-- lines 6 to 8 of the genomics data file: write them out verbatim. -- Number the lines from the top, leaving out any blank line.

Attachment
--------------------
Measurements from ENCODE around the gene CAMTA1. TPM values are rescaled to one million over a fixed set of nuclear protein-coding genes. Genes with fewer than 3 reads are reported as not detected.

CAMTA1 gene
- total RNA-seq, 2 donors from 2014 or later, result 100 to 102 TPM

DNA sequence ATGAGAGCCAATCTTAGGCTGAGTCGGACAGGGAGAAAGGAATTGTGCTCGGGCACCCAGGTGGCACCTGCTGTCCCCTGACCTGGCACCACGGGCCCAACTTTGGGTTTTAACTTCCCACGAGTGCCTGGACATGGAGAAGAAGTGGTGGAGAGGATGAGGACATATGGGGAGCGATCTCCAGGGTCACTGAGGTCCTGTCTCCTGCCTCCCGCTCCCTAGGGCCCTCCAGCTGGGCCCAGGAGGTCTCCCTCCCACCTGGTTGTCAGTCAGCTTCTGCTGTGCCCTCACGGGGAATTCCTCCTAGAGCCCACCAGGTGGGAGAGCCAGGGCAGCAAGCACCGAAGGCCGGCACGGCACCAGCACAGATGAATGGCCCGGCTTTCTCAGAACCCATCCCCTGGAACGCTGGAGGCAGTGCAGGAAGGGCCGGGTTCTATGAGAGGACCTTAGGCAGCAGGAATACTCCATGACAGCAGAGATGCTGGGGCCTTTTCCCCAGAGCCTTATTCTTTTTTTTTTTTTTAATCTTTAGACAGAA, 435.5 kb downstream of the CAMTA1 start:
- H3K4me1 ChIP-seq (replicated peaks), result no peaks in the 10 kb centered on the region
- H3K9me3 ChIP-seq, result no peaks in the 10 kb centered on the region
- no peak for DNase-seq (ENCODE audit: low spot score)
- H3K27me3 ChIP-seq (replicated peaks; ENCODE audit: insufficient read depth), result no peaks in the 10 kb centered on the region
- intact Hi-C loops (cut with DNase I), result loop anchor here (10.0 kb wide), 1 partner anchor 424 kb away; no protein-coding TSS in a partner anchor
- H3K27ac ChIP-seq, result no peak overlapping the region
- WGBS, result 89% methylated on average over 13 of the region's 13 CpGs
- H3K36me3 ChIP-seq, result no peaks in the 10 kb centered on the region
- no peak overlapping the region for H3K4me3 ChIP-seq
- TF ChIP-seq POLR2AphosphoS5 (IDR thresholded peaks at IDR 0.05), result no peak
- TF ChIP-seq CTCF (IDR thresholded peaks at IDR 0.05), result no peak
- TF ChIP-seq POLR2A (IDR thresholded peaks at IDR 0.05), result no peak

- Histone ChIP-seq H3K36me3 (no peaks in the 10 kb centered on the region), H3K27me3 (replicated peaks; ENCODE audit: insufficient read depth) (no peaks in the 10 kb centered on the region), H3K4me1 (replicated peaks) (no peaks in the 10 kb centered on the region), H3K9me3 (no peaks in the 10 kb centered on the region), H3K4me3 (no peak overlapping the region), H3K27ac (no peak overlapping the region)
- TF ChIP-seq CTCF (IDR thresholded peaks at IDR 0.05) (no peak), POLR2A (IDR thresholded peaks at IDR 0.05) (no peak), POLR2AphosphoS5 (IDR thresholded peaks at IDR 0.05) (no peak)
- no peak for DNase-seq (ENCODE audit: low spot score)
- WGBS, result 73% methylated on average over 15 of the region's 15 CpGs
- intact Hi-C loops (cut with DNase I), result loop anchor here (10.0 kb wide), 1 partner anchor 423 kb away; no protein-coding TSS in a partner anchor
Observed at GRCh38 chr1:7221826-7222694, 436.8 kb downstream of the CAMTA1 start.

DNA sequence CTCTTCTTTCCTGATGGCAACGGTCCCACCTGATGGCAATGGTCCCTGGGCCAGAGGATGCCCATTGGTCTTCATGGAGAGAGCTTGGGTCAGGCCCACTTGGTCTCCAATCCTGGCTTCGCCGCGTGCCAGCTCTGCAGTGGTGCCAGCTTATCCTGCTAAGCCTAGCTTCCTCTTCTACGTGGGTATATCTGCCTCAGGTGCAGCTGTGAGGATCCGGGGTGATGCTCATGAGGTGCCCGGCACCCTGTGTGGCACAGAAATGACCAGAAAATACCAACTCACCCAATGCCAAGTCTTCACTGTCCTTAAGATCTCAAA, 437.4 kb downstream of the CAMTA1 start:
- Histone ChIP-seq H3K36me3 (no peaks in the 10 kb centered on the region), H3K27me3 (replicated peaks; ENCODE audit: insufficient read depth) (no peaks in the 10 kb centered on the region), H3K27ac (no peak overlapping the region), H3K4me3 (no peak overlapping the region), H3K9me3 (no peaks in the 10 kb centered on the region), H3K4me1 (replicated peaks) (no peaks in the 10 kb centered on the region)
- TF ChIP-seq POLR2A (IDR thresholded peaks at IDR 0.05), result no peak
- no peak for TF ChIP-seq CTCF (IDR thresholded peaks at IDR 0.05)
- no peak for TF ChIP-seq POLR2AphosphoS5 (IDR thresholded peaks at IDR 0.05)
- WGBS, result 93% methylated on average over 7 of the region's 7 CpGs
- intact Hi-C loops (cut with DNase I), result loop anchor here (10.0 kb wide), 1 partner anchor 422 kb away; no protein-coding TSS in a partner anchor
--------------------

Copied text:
- H3K9me3 ChIP-seq, result no peaks in the 10 kb centered on the region
- no peak for DNase-seq (ENCODE audit: low spot score)
- H3K27me3 ChIP-seq (replicated peaks; ENCODE audit: insufficient read depth), result no peaks in the 10 kb centered on the region